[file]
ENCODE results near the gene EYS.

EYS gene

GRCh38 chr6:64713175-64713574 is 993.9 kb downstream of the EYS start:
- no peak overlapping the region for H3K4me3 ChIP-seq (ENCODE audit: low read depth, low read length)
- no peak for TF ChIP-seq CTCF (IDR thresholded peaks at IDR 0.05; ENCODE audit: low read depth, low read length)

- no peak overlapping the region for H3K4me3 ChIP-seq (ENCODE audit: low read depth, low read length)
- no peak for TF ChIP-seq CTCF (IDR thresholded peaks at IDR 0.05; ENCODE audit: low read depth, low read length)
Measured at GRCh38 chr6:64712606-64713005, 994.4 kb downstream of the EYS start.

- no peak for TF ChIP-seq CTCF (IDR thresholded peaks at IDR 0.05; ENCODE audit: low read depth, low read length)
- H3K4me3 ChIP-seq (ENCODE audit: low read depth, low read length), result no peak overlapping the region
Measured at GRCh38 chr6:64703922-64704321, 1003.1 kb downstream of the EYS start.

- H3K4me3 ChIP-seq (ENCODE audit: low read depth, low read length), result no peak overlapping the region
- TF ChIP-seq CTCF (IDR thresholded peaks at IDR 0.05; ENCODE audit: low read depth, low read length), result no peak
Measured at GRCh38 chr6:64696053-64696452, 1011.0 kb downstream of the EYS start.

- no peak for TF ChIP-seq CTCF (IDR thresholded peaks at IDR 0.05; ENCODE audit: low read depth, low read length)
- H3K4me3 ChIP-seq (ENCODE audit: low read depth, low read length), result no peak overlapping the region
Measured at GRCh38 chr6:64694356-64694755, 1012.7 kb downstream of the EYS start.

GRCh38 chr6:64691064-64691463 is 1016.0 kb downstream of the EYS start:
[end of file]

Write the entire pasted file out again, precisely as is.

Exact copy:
ENCODE results near the gene EYS.

EYS gene

GRCh38 chr6:64713175-64713574 is 993.9 kb downstream of the EYS start:
- no peak overlapping the region for H3K4me3 ChIP-seq (ENCODE audit: low read depth, low read length)
- no peak for TF ChIP-seq CTCF (IDR thresholded peaks at IDR 0.05; ENCODE audit: low read depth, low read length)

- no peak overlapping the region for H3K4me3 ChIP-seq (ENCODE audit: low read depth, low read length)
- no peak for TF ChIP-seq CTCF (IDR thresholded peaks at IDR 0.05; ENCODE audit: low read depth, low read length)
Measured at GRCh38 chr6:64712606-64713005, 994.4 kb downstream of the EYS start.

- no peak for TF ChIP-seq CTCF (IDR thresholded peaks at IDR 0.05; ENCODE audit: low read depth, low read length)
- H3K4me3 ChIP-seq (ENCODE audit: low read depth, low read length), result no peak overlapping the region
Measured at GRCh38 chr6:64703922-64704321, 1003.1 kb downstream of the EYS start.

- H3K4me3 ChIP-seq (ENCODE audit: low read depth, low read length), result no peak overlapping the region
- TF ChIP-seq CTCF (IDR thresholded peaks at IDR 0.05; ENCODE audit: low read depth, low read length), result no peak
Measured at GRCh38 chr6:64696053-64696452, 1011.0 kb downstream of the EYS start.

- no peak for TF ChIP-seq CTCF (IDR thresholded peaks at IDR 0.05; ENCODE audit: low read depth, low read length)
- H3K4me3 ChIP-seq (ENCODE audit: low read depth, low read length), result no peak overlapping the region
Measured at GRCh38 chr6:64694356-64694755, 1012.7 kb downstream of the EYS start.

GRCh38 chr6:64691064-64691463 is 1016.0 kb downstream of the EYS start: